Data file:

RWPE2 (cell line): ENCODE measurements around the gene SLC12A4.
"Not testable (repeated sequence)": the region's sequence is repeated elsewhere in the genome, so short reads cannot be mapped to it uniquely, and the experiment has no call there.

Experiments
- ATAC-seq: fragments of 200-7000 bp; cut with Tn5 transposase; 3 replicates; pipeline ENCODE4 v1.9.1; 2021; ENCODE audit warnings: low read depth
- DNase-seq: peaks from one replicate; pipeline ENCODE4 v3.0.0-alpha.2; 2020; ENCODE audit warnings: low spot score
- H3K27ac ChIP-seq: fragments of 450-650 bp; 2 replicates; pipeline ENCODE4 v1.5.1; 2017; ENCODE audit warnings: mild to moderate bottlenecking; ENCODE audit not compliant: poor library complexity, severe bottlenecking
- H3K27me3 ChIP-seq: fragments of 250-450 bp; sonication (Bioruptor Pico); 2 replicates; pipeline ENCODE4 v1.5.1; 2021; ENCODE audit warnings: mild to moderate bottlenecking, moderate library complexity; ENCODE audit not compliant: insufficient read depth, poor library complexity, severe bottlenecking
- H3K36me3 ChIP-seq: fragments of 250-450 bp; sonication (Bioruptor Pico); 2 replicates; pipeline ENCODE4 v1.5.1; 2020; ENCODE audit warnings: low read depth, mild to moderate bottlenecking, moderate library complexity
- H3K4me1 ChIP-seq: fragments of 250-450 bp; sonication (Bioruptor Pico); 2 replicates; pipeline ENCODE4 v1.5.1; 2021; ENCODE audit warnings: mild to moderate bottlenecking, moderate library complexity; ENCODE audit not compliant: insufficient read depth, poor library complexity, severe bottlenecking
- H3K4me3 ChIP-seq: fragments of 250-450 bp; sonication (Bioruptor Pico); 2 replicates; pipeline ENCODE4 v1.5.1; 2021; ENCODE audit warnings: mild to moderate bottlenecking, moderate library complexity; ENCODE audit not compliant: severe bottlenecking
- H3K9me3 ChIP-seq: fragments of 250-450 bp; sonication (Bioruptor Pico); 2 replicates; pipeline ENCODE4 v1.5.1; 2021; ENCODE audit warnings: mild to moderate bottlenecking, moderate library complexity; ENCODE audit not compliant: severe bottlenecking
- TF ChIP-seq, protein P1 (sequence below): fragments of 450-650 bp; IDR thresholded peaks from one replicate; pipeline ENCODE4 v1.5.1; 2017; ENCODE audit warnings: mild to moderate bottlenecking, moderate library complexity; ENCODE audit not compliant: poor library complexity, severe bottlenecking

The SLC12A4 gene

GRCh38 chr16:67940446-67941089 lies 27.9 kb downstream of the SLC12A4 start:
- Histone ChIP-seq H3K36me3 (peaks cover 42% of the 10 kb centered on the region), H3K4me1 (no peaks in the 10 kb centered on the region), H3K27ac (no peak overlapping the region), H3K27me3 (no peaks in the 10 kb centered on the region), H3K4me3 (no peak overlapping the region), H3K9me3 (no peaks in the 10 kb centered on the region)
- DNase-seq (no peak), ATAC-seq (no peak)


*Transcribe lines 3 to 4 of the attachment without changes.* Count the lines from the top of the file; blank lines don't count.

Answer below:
Experiments
- ATAC-seq: fragments of 200-7000 bp; cut with Tn5 transposase; 3 replicates; pipeline ENCODE4 v1.9.1; 2021; ENCODE audit warnings: low read depth